date that the last sentence was recorded, Doogan, who 
arrived by the convict-ship "Success," was charged in 
the name of Henry Herbert, per ship "Maugles," and 
sentenced to 12 lunar months in Sydney Gaol for horse- 
stealing. Unless Mr. Doogan was imported in sections, in 
two different ships, there was clearly something wrong 
here. But in the face of so much that was flagrantly 
wrong there is no room left for astonishment at any trifling 
detail of this kind. At any rate, our specimen took his 
place again among the convicts and one month later we 
find him going to the cells for 14 days for refusing to 
work and threatening the overseer. For 12 months he 
is quiet again, when we find him discharged of an impu- 
tation that he had been fighting in the mess-shed. Five 
months after that he is sentenced to 11 days' cells again 
for outrageous conduct in the office ; and so far as this 
record shows or is concerned, that is his last appearance 
on that or any other stage. Whether he died under the 
system, or was released and reclaimed; or if this ink- 
faded and patched document bearing date February 11, 
1851, was compiled for the information of a judge whose 
duty it may have been to sentence Hugh Doogan to the 
last penalty of the law, there is no evidence before the 
writer to show. 



90 



The rest of this man's dismal story is lost among 
the tens of thousands of life-stories that lost themselves 
blindly among the horrors of the convict system, as feeble 
summer creeks in the Australian interior trickle and lose 
themselves among the desert sands. This, then, is the 
story of a convict in the forcing-bed of crime which is 
meant when we speak of the convict system. We have 
seen him pass through all the stages, just as a college 
bred youth passes through all his academical degrees to 
become a doctor of divinity, or a piece of crude ore through 
its processes to come out a needle or an anchor. And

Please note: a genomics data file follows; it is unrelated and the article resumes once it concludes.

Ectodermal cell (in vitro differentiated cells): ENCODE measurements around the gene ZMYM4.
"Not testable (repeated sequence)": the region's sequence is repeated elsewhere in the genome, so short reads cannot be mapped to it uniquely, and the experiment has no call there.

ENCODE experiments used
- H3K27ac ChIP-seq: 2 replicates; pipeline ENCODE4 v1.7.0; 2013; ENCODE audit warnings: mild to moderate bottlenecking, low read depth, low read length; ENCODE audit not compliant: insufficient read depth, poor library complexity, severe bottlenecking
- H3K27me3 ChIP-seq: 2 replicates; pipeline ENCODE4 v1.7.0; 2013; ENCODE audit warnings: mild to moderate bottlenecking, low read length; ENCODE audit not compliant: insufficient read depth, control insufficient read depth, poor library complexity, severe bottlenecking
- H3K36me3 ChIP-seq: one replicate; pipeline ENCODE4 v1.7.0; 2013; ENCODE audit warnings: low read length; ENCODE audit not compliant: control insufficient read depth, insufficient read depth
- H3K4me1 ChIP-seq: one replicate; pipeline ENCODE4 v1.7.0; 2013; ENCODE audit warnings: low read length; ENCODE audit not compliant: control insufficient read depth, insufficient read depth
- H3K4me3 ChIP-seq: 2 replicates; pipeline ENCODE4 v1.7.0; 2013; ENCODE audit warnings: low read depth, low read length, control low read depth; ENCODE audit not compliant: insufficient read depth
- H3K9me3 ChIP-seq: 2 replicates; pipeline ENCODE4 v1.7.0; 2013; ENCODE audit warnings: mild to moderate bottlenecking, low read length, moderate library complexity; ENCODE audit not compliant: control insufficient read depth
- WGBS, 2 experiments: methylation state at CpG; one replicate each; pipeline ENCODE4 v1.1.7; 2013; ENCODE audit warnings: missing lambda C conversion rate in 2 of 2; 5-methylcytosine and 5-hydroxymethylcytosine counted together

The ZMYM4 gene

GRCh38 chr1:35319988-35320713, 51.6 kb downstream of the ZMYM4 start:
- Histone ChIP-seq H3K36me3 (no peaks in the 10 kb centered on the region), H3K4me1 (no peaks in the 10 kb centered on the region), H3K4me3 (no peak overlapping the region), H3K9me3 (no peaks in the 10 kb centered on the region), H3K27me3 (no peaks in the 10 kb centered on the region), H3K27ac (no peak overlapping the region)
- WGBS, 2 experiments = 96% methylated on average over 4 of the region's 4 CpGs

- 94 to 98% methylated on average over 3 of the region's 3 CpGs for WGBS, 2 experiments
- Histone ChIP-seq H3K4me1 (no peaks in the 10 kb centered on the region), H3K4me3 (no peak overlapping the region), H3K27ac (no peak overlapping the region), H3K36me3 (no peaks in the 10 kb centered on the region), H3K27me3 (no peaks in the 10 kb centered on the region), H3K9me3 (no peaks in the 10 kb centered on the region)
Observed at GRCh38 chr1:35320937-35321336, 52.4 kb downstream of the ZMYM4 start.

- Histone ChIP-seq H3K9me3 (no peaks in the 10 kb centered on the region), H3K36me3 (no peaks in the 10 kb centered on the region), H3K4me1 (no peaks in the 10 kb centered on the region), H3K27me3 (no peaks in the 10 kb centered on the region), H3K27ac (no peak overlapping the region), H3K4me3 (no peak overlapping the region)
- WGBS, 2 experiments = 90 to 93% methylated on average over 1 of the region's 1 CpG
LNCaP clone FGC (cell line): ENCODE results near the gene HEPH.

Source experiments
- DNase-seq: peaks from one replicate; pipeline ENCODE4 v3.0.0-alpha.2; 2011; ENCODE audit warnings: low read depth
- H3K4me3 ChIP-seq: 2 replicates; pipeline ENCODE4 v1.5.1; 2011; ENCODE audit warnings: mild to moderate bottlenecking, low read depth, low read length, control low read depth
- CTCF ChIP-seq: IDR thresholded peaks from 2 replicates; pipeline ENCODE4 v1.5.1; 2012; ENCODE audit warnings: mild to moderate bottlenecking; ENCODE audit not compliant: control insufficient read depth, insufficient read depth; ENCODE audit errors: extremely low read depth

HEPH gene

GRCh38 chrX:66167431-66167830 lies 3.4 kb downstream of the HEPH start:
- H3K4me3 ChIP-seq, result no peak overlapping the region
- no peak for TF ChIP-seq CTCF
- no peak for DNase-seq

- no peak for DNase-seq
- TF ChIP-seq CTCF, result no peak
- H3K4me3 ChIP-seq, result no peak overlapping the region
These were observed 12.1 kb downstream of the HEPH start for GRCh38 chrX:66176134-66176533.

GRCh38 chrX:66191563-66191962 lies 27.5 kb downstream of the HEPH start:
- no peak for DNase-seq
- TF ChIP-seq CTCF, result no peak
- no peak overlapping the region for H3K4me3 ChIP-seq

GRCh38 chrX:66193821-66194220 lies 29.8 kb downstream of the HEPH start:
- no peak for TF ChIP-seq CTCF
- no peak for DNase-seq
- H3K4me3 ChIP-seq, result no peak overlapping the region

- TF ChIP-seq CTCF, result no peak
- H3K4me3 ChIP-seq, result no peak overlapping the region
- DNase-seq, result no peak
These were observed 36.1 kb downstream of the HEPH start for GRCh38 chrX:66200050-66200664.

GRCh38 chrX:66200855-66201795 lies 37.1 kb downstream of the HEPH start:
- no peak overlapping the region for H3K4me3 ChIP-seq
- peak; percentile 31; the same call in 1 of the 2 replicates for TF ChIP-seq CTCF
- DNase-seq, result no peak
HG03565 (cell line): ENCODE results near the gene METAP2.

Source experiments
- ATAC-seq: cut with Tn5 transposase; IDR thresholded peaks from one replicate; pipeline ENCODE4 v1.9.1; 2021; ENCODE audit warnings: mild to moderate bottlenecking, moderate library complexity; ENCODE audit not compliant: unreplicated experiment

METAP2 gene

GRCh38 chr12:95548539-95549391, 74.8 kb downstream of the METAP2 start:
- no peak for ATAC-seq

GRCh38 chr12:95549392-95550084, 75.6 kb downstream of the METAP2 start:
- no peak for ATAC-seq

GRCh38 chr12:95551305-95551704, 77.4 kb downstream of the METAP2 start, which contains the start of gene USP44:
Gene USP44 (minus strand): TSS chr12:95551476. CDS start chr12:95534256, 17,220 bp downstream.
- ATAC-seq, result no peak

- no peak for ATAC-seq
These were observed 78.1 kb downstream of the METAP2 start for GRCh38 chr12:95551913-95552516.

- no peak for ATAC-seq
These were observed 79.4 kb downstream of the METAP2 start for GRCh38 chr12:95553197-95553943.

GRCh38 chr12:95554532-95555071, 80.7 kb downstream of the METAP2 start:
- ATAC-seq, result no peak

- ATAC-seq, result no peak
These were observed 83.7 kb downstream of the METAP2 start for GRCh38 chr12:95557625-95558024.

just here as the mechanical processes could not produce 
a fish, for instance, but must needs result in a needle or an 
anchor according to the design of the artificer, so even 
this rustic lad could not emerge from the system from 
which he was passed in any other form than that of a 
confirmed criminal. Such a system would have sufficed 
to barbarise a philosopher; and assuredly this poor pheas- 
ant-filcher was not such. His ultimate end, therefore, 
as to what became of Hugh Doogan, it leaves very little 
room for speculation on the subject. 

So far as essentials are concerned, the system is the 
same to-day. The criminal chooses his career in the first 
instance and so far the responsibility rests with circum- 
stances over which he has more or less control. But once 
his choice is made, there is no escape from it. Even to this 
very day we have every appliance for punishing and dis- 
tinguishing those who break the law, but few for reforming 
them. All authorities on prison discipline admit the fact 
and their only reason or excuse is based on considerations 
of expense. By-and-bye someone will discover that this 
ground is untenable, and that law-breaking may be mini- 
mised under an enlightened and philosophic system which 
will recognise the fact that crime is a necessary evil, but 
that its propagation is not a necessary state function. 



91 



CHAPTER XIII. 
Daniel Morgan 

Bushranger, Incendiary and Murderer 

And now here is a bird of a different plumage. The 
visitor to the "Success" can hardly fail to be struck by 
the villainous face of the red-shirted figure standing on 
the left of "Captain Moonlight." His black, shaggy hair,